Physical dependence on a prescribed medication does not signify addiction. Physical dependence involves the occurrence of a withdrawal syndrome when there is sudden reduction or cessation in drug use or if an opiate antagonist is administered. Physical dependence can be detected after a few days of opioid therapy. However, clinically significant physical dependence is only seen after several weeks of relatively high dosage therapy. In this case, abrupt discontinuation of the opioid may result in a withdrawal syndrome. If the discontinuation of opioids is therapeutically indicated, gradual tapering of the drug over a 2-week period will prevent withdrawal symptoms. The severity of the withdrawal syndrome depends primarily on the daily dosage of the opioid, the duration of therapy and medical status of the individual.

The withdrawal syndrome of oxycodone is similar to that of morphine. This syndrome is characterized by yawning, anxiety, increased heart rate and blood pressure, restlessness, nervousness, muscle aches, tremor, irritability, chills alternating with hot flashes, salivation, anorexia, severe sneezing, lacrimation, rhinorrhea, dilated pupils, diaphoresis, piloerection, nausea, vomiting, abdominal cramps, diarrhea and insomnia, and pronounced weakness and depression.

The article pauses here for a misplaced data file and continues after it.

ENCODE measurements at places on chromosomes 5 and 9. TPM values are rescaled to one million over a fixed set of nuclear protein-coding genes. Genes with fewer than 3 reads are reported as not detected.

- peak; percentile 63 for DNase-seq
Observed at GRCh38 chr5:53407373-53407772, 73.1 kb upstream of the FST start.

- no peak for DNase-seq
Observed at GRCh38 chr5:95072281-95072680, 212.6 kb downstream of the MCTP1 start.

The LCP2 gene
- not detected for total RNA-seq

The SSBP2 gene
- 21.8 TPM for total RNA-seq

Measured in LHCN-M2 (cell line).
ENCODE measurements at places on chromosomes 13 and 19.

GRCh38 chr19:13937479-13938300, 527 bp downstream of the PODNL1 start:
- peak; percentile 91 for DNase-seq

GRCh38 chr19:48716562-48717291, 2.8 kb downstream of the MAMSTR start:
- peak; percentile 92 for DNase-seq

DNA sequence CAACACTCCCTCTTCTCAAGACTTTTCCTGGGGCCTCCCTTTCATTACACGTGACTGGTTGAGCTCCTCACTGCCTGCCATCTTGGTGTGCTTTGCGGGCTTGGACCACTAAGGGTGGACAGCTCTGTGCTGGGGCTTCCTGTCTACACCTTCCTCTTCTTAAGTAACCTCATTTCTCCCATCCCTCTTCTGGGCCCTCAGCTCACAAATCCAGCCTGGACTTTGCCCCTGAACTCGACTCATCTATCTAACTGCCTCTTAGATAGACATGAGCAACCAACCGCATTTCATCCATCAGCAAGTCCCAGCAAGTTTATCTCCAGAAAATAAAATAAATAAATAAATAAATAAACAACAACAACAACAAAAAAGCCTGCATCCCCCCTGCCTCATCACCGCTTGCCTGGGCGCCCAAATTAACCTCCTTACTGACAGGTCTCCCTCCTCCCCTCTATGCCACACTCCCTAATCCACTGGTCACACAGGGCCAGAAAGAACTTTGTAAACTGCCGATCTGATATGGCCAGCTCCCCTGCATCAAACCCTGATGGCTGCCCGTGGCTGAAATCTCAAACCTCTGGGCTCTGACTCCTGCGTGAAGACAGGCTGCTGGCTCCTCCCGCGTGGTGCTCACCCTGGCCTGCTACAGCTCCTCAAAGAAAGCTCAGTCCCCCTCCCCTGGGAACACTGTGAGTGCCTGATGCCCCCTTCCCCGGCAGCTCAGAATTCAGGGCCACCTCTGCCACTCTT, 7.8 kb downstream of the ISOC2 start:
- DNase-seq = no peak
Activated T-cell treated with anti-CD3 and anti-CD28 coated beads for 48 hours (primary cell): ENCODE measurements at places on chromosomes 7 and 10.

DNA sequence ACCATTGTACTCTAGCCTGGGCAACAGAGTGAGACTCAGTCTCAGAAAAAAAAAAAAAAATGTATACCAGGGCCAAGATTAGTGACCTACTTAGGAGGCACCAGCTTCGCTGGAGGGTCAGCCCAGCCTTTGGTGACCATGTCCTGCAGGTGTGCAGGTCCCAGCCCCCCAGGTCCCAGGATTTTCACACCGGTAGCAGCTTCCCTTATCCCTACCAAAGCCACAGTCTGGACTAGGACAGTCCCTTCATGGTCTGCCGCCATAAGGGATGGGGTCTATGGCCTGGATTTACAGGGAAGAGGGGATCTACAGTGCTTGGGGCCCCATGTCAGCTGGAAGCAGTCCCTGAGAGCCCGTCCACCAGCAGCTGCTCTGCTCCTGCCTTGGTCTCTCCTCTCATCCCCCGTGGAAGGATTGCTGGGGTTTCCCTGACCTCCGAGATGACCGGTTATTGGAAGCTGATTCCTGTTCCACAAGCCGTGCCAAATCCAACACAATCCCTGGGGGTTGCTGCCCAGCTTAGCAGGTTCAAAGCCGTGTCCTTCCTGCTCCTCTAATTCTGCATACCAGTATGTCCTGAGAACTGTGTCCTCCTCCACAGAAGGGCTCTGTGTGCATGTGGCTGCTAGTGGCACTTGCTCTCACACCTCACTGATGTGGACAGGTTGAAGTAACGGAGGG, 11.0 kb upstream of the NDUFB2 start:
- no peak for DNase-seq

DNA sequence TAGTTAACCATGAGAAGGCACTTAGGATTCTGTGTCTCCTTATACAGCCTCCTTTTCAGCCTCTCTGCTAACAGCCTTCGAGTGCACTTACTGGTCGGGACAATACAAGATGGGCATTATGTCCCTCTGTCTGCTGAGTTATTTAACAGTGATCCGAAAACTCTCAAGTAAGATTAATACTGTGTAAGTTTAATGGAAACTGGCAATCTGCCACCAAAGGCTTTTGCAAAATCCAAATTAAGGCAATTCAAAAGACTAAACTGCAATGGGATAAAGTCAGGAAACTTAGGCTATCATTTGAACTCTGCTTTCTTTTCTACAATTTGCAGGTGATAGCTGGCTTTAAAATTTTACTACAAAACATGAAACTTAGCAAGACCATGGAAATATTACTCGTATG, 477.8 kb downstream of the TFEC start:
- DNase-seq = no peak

"Drug-seeking" behavior is very common in addicts and drug abusers. Drug-seeking tactics include emergency calls or visits near the end of office hours, refusal to undergo appropriate examination, testing or referral, repeated "loss" of prescriptions, tampering with prescriptions and reluctance to provide prior medical records or contact information for other treating physician(s). "Doctor Shopping" to obtain additional prescriptions is common among drug abusers and people suffering from untreated addiction.

Abuse and addiction are separate and distinct from physical dependence and tolerance. Physicians should be aware that addiction may not be accompanied by concurrent tolerance and symptoms of physical dependence in all addicts. In addition, abuse of opioids can occur in the absence of true addiction and is characterized by misuse for non-medical purposes, often in combination with other psychoactive substances. Oxycodone, like other opioids, has been

diverted for non-medical use. Careful record-keeping of prescribing information, including quantity, frequency, and renewal requests is strongly advised.

Proper assessment of the patient, proper prescribing practices, periodic re-evaluation of therapy, and proper dispensing and storage are appropriate measures that help to limit abuse of opioid drugs.

Like other opioid medications, PERCOCET tablets are subject to the Federal Controlled Substances Act. After chronic use, PERCOCET tablets should not be discontinued abruptly when it is thought that the patient has become physically dependent on oxycodone.

Interactions with Alcohol and Drugs of Abuse

Oxycodone may be expected to have additive effects when used in conjunction with alcohol, other opioids, or illicit drugs that cause central nervous system depression.

Read the entire FDA prescribing information for Percocet (Oxycodone and Acetaminophen)

Related Resources for Percocet